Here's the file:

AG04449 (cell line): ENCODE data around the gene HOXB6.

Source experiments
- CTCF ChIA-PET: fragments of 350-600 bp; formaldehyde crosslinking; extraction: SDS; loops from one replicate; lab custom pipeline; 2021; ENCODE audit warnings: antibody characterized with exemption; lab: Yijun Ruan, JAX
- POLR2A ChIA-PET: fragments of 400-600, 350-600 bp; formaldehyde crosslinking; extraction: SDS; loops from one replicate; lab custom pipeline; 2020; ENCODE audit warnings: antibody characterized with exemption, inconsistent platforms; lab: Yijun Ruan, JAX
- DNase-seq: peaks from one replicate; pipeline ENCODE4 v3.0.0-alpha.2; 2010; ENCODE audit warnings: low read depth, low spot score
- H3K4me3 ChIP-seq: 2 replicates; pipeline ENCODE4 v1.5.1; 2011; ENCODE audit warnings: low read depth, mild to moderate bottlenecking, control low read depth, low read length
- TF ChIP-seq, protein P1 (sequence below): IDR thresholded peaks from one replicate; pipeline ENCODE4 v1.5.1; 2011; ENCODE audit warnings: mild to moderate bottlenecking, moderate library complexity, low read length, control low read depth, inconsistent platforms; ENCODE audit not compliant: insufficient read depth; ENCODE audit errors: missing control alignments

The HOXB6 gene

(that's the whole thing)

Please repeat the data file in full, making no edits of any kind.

AG04449 (cell line): ENCODE data around the gene HOXB6.

Source experiments
- CTCF ChIA-PET: fragments of 350-600 bp; formaldehyde crosslinking; extraction: SDS; loops from one replicate; lab custom pipeline; 2021; ENCODE audit warnings: antibody characterized with exemption; lab: Yijun Ruan, JAX
- POLR2A ChIA-PET: fragments of 400-600, 350-600 bp; formaldehyde crosslinking; extraction: SDS; loops from one replicate; lab custom pipeline; 2020; ENCODE audit warnings: antibody characterized with exemption, inconsistent platforms; lab: Yijun Ruan, JAX
- DNase-seq: peaks from one replicate; pipeline ENCODE4 v3.0.0-alpha.2; 2010; ENCODE audit warnings: low read depth, low spot score
- H3K4me3 ChIP-seq: 2 replicates; pipeline ENCODE4 v1.5.1; 2011; ENCODE audit warnings: low read depth, mild to moderate bottlenecking, control low read depth, low read length
- TF ChIP-seq, protein P1 (sequence below): IDR thresholded peaks from one replicate; pipeline ENCODE4 v1.5.1; 2011; ENCODE audit warnings: mild to moderate bottlenecking, moderate library complexity, low read length, control low read depth, inconsistent platforms; ENCODE audit not compliant: insufficient read depth; ENCODE audit errors: missing control alignments

The HOXB6 gene